Maternal pregestational diabetes as an factor in the genesis of congenital malformations of the fetus

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Abstract

This review article summarizes the results of modern clinical studies performed domestically or abroad, which provide information on maternal pregestational diabetes (type 1 or 2) shaping a spectrum of congenital malformations of the fetus. Advances in the treatment of diabetes mellitus have reduced the risk of fetal congenital malformations in pregnant women with the disease, but an increase in its incidence among women of childbearing age indicates that this cause of congenital malformations is becoming more relevant every year. This review article presents four diabetes-mediated pathways for the genesis of fetal congenital malformations: those associated with metabolic imbalance or oxidative stress, genetically mediated and caused by insufficient inhibition of apoptosis. Thus, based on clinical studies and meta-analysis over the past ten years, it has been demonstrated that women with pregestational diabetes mellitus are at the highest risk of developing fetal congenital malformations. Achievement of diabetes compensation and physiological nutritional status in such patients determines the favorable course of all stages of pregnancy.

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About the authors

Nodari D. Shengelia

Center for Family Planning and Reproduction

Email: nod802210@yandex.ru
ORCID iD: 0000-0003-0677-494X
SPIN-code: 7495-9480

MD

Russian Federation, 3 Mendeleevskaya Line, Saint Petersburg, 199034

Olesya N. Bespalova

The Research Institute of Obstetrics, Gynecology and Reproductology named after D.O. Ott

Email: shiggerra@mail.ru
ORCID iD: 0000-0002-6542-5953
SPIN-code: 4732-8089
Scopus Author ID: 57189999252
ResearcherId: D-3880-2018

MD, Dr. Sci. (Med.)

Russian Federation, 3 Mendeleevskaya Line, Saint Petersburg, 199034

Margarita O. Shengelia

The Research Institute of Obstetrics, Gynecology and Reproductology named after D.O. Ott

Author for correspondence.
Email: bakleicheva@gmail.com
ORCID iD: 0000-0002-0103-8583
SPIN-code: 7831-2698
Scopus Author ID: 57203248029
ResearcherId: AGN-5365-2022

MD

Russian Federation, 3 Mendeleevskaya Line, Saint Petersburg, 199034

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Supplementary files

Supplementary Files
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1. Fig. 1. Balance of p53 activity upon Pax3 expression. Before differentiation, early embryonic cells are proliferative (self-renewing), have the potential to differentiate into many cell types (pluripotent), and fuel metabolism is predominantly anaerobic (glycolytic). After terminal differentiation, cells become non-proliferative (post-mitotic) and can no longer differentiate into other cell types (fixed cell type), and fuel metabolism is predominantly aerobic (oxidative). p53 activation promotes terminal cell differentiation. Pax3 may be required to balance p53 activity by maintaining the characteristics of undifferentiated cells until the developmental stage at which terminal differentiation should occur. In addition to neuroepithelium and neural crest, progenitor cells of other embryonic organs may contain other regulators of the phenotype of undifferentiated cells [10]

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2. Fig. 2. Biochemical / molecular pathway in which maternal hyperglycemia can cause birth defects. Excessive glucose transported to the embryo is actively metabolized. The increased glycolytic flux stimulates the synthesis of glucosamine-6-phosphate, which inhibits the activity of glucose-6-phosphate dehydrogenase, which reduces the synthesis of nicotinamide adenine dinucleotide phosphate and subsequently reduces the synthesis of reduced glutathione. Also, active glucose uptake stimulates the diacylglycerol / protein kinase pathway, which is able to inhibit the synthesis of nicotinamide adenine dinucleotide phosphate and reduced glutathione. Increased glucose metabolism, including aerobic metabolism, increases oxygen consumption faster than it can be delivered, which stimulates superoxide production. The increased production of superoxide increases the production of hydrogen peroxide, which, due to the reduced availability of reduced glutathione, leads to an increase in the production of the hydroxyl radical rather than water. The resulting oxidative stress suppresses the expression of critical regulatory genes (such as Pax3) and promotes derepression of the cell cycle regulator (such as p53), leading to apoptosis. The loss of a critical mass of organ progenitor cells that are at the stage of active formation leads to the formation of congenital malformations of the fetus [27]. NADP+ — nicotinamide adenine dinucleotide phosphate; NADPH is reduced form of NADP+ Сигнальный путь мембранных фосфолипидов Membrane phospholipid signaling pathways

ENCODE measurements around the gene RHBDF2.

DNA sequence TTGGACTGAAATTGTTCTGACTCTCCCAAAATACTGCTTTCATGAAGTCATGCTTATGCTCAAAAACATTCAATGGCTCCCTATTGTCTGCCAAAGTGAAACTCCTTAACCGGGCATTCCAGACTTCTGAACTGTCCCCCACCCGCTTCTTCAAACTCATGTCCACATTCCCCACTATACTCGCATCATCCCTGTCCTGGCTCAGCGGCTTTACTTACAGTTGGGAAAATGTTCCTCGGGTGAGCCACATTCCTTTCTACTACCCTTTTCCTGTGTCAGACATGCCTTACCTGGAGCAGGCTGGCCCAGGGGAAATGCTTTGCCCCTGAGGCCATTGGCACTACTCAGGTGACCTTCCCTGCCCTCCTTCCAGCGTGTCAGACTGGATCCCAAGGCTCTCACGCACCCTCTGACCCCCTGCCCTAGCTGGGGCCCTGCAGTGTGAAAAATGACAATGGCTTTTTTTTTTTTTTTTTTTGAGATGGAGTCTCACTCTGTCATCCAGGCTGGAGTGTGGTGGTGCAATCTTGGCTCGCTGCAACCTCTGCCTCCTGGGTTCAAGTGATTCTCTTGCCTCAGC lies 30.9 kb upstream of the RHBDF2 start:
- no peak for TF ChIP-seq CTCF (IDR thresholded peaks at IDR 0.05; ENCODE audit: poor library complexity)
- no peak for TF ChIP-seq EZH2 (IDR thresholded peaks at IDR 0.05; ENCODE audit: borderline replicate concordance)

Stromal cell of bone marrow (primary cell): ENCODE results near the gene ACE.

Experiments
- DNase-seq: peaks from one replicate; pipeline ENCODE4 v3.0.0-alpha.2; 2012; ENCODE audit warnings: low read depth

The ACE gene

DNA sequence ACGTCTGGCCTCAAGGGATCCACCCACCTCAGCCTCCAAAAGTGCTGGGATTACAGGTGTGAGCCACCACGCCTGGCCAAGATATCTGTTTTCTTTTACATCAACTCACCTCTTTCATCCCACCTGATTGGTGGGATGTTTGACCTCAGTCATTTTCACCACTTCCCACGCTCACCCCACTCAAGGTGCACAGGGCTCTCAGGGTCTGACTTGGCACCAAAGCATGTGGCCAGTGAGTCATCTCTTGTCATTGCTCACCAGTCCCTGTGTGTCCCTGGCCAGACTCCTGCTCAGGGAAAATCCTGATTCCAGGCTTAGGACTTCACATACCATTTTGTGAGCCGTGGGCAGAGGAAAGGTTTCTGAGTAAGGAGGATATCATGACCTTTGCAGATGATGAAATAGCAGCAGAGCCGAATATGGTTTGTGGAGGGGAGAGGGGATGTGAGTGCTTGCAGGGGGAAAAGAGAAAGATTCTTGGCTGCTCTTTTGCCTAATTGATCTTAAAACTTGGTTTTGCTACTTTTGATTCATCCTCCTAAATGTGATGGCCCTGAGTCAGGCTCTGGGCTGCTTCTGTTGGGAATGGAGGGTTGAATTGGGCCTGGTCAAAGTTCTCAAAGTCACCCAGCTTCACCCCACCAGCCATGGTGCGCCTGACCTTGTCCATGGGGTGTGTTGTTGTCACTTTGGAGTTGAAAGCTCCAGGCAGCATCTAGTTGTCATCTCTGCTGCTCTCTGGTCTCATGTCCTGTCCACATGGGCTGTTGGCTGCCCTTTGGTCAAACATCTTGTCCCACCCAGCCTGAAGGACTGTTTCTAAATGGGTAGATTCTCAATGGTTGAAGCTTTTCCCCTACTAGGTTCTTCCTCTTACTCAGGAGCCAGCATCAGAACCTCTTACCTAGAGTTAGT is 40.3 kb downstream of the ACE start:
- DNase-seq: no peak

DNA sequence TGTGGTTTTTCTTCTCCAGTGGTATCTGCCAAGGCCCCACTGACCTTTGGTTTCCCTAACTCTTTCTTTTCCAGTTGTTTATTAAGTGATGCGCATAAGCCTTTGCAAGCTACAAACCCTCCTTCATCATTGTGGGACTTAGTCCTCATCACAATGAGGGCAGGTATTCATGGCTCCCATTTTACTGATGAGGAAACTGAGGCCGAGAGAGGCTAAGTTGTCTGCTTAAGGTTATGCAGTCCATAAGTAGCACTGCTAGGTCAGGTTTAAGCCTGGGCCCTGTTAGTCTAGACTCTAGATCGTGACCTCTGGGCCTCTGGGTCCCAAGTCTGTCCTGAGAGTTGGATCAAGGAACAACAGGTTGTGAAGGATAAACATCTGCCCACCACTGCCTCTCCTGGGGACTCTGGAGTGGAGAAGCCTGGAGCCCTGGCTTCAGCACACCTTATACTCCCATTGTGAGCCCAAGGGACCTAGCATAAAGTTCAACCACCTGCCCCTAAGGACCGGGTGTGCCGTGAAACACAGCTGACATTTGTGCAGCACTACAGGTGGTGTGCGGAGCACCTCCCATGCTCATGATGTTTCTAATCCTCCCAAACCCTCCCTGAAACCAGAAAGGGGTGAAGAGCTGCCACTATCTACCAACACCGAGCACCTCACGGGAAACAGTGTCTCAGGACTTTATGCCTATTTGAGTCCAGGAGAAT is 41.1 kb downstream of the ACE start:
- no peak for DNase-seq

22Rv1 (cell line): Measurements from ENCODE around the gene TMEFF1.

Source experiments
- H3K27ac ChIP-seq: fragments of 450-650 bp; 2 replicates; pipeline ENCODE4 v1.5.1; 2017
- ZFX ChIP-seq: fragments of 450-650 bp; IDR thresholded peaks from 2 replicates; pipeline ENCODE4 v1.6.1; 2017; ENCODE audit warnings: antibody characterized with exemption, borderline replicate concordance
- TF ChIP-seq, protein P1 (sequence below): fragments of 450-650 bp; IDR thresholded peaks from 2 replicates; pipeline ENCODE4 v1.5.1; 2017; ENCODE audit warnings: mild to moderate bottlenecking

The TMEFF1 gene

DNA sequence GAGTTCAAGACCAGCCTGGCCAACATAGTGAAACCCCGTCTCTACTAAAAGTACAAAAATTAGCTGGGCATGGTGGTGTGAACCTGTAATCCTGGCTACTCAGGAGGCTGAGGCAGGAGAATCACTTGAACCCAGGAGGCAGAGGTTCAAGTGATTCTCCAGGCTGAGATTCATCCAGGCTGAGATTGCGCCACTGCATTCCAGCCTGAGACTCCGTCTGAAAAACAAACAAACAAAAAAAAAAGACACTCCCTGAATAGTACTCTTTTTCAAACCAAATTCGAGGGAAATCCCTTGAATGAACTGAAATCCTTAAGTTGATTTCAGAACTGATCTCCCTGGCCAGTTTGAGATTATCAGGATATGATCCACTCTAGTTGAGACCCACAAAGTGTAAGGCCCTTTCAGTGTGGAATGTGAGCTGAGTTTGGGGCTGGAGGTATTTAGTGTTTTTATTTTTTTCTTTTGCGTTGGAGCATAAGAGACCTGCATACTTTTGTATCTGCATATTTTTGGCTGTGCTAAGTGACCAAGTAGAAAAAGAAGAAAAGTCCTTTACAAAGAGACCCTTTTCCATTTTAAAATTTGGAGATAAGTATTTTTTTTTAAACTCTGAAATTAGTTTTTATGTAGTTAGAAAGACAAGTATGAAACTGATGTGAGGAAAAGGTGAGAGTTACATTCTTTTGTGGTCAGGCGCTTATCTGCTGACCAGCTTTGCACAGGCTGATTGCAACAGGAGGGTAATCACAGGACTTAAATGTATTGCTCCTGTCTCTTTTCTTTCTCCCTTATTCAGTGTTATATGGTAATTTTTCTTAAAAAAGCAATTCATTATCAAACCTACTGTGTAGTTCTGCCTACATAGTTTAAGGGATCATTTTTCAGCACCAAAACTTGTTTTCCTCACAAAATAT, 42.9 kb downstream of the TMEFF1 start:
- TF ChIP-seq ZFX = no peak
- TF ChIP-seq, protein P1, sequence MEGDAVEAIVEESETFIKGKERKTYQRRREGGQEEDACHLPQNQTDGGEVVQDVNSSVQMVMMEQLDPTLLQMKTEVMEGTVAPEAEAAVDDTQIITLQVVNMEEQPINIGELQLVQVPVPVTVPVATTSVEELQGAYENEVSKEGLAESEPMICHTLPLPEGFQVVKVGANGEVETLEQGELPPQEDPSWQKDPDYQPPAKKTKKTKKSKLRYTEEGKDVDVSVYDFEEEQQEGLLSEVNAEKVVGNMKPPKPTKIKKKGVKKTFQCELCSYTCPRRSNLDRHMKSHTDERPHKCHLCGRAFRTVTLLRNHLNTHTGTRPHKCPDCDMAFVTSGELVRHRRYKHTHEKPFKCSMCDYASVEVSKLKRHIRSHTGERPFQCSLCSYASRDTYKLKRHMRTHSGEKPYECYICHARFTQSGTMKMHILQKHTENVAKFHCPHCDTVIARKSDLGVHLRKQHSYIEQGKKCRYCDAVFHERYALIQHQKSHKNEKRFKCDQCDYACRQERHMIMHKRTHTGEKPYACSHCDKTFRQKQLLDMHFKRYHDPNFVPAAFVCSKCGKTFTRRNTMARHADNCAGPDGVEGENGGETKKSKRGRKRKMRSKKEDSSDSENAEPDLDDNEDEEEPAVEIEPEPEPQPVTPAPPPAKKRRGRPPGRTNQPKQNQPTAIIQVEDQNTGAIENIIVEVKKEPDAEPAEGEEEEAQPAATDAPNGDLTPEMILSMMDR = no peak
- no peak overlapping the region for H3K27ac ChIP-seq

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3. Fig. 3. Possible targets for the prevention of diabetic embryopathy. Maternal hyperglycemia leads to increased oxidative stress through the production of reactive oxygen species, partly produced by mitochondria. The reactive oxygen species produced cause membrane damage, which in turn activates programmed cell death through pro-apoptotic proteins. Upregulation of pro-apoptotic proteins leads to endoplasmic stress and cell death. Abnormal apoptosis causes malformations of the main organ systems of the developing fetus [23]

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